Class has occupied a larger space in conversation at Bowdoin this year, or at least people want it to. Symbols and experiences of class, wealth and intergenerational mobility have been built up, broken down and disseminated to the campus through efforts from the McKeen Center for the Common Good, the Orient, Inter-Group Dialogue, The Office of Residential Life and other organizations.
Rachel Baron ’17’s op-ed in last week’s edition of the Orient criticized the Department of Government and Legal Studies as “stuck in the past” and in need of changes that will bring it “into the modern era.” We believe this article is misguided and reflects a misunderstanding of the Government and Legal Studies curriculum.
I will end with a story because it’s an easy way to say goodbye. In ninth grade, I joined the cross-country team because my best friend joined the cross-country team. This is how high school works.
Fortune favors us: the American millennial. We were born in the luckiest place, at the luckiest time in history. Our generation, both the largest and best educated in history, is provided and expects welfare programs, a developed and robust economy, public transportation, emergency health care, rule of law, accountability of our leaders, economic mobility, constitutionally guaranteed individual rights and on average eight decades of life.
The sun is shining and the tank is clean. Yes, it’s that time of year again—the long awaited Ivies week(end). Droves of students flood Salvo to update their mandatory Ivies uniforms: fanny packs, overalls, velvet track suit, jorts, obnoxiously bright neon… everything.
In Joseph McKeen’s inaugural address, delivered at the opening of the College in 1802, this one line has stood the test of time and continues to influence Bowdoin’s self-image to this day: “…It ought always to be remembered, that literary institutions are founded and endowed for the common good, and not for the private advantage of those who resort to them for education.” But in the two centuries that have passed since McKeen delivered his address, we have become disconnected from the original meaning of the “common good.” I think the typical way we handle the topic of the common good today is to sidestep the full moral implications of the term. We take it to mean that a liberal arts education is meant to educate students to make a meaningful impact in the world and that the very act of being here and receiving an education is in some way contributing to the common good.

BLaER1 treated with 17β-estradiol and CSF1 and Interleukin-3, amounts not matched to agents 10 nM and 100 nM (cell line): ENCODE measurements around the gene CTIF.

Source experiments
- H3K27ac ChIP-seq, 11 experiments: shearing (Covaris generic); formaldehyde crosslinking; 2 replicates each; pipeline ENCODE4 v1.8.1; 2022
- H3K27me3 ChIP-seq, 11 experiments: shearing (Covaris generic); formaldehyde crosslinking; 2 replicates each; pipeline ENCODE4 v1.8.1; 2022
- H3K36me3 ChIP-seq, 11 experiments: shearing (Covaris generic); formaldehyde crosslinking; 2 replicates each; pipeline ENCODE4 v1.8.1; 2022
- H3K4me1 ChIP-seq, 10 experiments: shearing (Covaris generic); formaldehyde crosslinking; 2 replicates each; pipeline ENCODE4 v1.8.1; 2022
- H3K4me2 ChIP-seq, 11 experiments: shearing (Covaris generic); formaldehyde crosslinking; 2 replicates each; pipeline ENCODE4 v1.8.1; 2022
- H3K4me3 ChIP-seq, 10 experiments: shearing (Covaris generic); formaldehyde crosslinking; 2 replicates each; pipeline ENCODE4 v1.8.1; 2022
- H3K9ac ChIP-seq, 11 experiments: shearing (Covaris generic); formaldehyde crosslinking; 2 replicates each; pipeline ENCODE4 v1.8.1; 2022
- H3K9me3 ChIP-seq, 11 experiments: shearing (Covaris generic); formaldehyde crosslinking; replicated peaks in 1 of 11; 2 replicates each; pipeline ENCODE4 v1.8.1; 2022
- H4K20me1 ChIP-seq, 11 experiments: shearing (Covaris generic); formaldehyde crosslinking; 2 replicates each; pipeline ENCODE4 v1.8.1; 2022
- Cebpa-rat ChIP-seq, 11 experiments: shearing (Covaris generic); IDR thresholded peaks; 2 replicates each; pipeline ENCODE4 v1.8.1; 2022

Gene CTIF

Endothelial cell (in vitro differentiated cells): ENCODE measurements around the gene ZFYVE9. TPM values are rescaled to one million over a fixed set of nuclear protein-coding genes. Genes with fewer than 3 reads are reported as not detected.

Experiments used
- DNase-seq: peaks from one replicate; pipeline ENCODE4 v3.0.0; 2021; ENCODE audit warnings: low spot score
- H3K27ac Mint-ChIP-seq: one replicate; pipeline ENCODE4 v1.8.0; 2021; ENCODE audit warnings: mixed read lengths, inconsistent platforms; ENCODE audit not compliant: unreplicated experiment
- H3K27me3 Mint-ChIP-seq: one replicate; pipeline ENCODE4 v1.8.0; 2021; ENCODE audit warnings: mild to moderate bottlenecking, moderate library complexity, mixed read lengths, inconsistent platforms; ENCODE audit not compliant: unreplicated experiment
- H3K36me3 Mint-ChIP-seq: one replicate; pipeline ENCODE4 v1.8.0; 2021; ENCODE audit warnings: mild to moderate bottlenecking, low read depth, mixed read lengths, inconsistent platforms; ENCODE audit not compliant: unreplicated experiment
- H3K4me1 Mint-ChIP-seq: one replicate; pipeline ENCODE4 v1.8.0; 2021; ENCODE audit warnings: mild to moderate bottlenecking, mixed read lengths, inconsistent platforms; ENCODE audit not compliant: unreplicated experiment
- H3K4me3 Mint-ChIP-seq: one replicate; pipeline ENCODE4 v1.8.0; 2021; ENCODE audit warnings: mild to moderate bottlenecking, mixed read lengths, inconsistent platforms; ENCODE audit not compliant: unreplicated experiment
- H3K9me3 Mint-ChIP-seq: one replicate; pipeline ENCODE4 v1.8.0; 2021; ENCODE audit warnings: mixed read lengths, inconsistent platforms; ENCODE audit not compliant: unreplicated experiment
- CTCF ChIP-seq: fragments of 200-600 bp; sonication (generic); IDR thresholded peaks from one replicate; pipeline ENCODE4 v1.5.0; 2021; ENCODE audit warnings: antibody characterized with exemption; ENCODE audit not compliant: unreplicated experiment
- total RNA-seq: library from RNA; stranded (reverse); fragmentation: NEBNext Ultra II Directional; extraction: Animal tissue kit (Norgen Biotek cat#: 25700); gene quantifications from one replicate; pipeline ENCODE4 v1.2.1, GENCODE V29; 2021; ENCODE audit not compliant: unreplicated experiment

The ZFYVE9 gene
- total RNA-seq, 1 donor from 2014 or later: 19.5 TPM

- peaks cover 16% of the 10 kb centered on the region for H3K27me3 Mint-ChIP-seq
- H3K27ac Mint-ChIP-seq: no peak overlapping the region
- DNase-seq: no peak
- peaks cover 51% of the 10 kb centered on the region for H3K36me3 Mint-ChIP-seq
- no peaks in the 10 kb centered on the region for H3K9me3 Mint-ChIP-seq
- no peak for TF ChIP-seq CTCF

The other weekend, I was talking with my best friend from Bates College when the subject of the surprise hit thriller “Get Out” came up in conversation. He asked me, “What did you think?” I gave the usual response, saying it was “so good” and “so funny.” He disapproved of the response and retorted, “No, but what did you really think about it?” Honestly, I had to put a great deal of thought into my response.
Bowdoin’s Department of Government and Legal Studies has an incredible reputation. But it is clear to me that its highly ranked status has in fact impeded the department’s motivation to improve. Bowdoin’s government department was the only department that escaped criticism in the 2013 National Association of Scholars (NAS) report—a report in which the major criticisms of Bowdoin were that it is accepting of different gender and sexual identities, that it emphasizes multiculturalism and that it does not focus enough on traditional American and Western political values.
A few months ago, I wrote an article about my experiences navigating small talk at Bowdoin. The tenor of that article was focused on the function of small talk as a mechanism of forming solidarity: Bowdoin students use small talk to commiserate over shared experiences.
On March 8, 1983, President Ronald Reagan declared the Cold War rivalry a “struggle between right and wrong,” and warned against “the aggressive impulses of [said] evil empire.” The message was clear: Communism would not stand.